Politics: Hague's allies defend him against dissent in the ranks

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William Hague faced new allegations of weak leadership yesterday as the Conservatives prepared for the annual conference in Blackpool. While some of his allies argue that time will prove him a strong leader, others are becoming restless. Fran Abrams, Political Correspondent, tested the mood of the Tories.

Senior Conservatives publicly acknowledged the enormity of the task they faced in getting their party re-elected yesterday amid new outbreaks of dissent.

They came to the defence of William Hague after the former Home office minister Ann Widdecombe cast doubt on the value of a recent endorsement ballot for the party leader and his reforms and senior Scottish Tories were reported to have attacked his choice of advisers.

There had been suggestions that Mr Hague had watered down plans to give members a greater say in leadership elections. A report yesterday said that he would present a paper to the party conference on the subject without spelling out what changes he proposed. It is believed that Mr Hague has decided to require associations to select by-election candidates from an approved list. There has also been a suggestion that at least 25 per cent of candidates interviewed for vacant seats should be women.

A new governing body, "the board", could be set up and would be elected by a national convention made up of association chairmen.

The Scottish party is also likely to see reforms which give it greater autonomy from the Smith Square headquarters in London. Full details will be discussed at a one-day conference in the new year, but they are thought to include a major recruitment drive, separate policy groups and disciplinary procedures for Scotland and greater financial freedom.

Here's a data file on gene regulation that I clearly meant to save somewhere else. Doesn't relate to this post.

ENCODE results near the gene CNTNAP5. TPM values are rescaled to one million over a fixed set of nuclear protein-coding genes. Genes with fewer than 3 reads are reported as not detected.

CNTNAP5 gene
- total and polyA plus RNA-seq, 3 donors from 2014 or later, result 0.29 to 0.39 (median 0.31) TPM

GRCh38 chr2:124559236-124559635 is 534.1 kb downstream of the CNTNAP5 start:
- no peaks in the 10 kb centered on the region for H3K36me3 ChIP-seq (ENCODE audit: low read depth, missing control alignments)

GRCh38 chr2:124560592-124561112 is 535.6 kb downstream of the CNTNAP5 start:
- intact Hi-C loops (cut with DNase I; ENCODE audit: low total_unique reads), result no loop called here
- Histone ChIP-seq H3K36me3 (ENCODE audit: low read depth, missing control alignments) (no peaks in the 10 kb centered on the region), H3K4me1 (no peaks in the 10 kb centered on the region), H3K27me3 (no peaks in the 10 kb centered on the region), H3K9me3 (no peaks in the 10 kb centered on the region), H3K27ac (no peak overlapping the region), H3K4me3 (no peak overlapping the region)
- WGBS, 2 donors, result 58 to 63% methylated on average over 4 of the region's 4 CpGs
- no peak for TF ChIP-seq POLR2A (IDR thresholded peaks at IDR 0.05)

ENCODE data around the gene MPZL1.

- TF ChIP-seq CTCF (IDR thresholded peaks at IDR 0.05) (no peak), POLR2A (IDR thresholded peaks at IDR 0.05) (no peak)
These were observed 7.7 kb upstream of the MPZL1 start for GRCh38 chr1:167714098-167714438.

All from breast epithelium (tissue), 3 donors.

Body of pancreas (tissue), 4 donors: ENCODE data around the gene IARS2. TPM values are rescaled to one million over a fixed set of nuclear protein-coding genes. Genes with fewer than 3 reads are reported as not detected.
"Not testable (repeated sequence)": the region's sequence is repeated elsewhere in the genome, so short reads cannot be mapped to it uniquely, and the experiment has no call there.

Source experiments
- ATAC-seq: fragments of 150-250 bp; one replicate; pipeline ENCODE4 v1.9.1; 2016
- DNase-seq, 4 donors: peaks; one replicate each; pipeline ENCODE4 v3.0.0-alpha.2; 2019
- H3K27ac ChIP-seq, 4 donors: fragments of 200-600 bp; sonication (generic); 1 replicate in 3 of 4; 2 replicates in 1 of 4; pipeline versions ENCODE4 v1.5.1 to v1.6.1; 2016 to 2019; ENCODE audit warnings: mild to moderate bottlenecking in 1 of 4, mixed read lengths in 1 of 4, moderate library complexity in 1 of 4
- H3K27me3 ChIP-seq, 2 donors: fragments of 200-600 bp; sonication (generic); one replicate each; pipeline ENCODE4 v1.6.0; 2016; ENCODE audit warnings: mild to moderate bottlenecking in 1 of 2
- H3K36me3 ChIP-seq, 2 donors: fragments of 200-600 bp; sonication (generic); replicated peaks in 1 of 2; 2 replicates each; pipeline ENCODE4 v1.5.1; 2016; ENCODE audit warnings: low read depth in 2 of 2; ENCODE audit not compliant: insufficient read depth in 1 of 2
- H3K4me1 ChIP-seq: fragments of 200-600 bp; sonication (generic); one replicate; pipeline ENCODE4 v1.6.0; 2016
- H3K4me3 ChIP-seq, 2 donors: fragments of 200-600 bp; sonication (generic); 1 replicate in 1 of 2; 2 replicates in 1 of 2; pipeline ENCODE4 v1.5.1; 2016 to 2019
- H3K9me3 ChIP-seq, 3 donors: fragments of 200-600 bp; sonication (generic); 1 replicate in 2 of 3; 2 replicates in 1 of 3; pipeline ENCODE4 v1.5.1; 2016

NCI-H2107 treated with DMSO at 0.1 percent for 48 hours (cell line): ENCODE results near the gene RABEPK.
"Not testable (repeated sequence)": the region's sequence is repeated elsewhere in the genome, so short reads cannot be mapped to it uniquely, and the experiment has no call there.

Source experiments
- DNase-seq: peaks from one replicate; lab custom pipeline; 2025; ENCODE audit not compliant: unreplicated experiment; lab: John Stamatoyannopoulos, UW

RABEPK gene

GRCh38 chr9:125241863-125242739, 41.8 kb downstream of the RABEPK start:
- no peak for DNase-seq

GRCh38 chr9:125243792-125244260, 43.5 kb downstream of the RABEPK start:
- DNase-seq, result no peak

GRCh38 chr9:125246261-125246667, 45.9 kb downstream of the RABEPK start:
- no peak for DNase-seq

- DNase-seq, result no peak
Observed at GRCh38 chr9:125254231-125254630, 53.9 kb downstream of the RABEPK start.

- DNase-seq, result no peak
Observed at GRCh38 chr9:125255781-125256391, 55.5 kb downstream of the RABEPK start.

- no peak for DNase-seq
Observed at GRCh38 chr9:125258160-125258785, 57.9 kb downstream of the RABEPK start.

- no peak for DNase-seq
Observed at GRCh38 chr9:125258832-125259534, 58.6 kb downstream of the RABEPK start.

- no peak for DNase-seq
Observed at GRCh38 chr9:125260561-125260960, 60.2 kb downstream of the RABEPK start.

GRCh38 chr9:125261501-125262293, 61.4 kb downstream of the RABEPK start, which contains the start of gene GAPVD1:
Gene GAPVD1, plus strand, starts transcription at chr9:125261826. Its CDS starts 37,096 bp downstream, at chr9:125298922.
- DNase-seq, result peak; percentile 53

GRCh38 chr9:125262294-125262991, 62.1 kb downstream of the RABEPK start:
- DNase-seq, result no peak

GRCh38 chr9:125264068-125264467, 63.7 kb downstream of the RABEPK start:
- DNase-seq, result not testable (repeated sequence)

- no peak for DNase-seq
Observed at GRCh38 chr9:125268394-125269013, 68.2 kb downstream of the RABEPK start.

Party sources dismissed reports yesterday that senior Scottish Tories had told Mr Hague to ditch key aides such as Sebastian Coe, the former Olympic runner, Alan Duncan, MP for Melton and Rutland, and Gregor McKay, his press secretary. "William Hague is the leader. He takes the decisions," a spokesman said.

Peter Lilley, the shadow Chancellor, said in a television interview that the Tories had suffered "a very traumatic defeat indeed", adding that they had a major job to do in persuading voters that they had learnt from their mistakes and in winning back trust.

The party chairman, Lord Parkinson, insisted that a radical democratisation was under way. For the first time, the Tories would be one party instead of a series of constituency organisations. "We are going to a single party, people are going to have a greater say, the rank and file, in that organisation," Lord Parkinson said on BBC Radio 4's The World This Weekend programme.

However, there were murmurings that all was not well. Ms Widdecombe criticised the decision to ask members simultaneously to endorse both Mr Hague and his reforms. "I think you should always avoid the appearance of manipulating. Even when you're not manipulating, you should avoid the appearance of doing so," she said on BBC1's On the Record.

Her view was supported by Richard Shepherd, the MP for Aldridge-Brownhills, who added that he feared the Tories were rushing into Blair-style reforms. "We are still in a state of shock after the most catastrophic defeat of this century and therefore I don't want us to leap to duplicate sort of reforms that are the essence of the Labour Party," he said.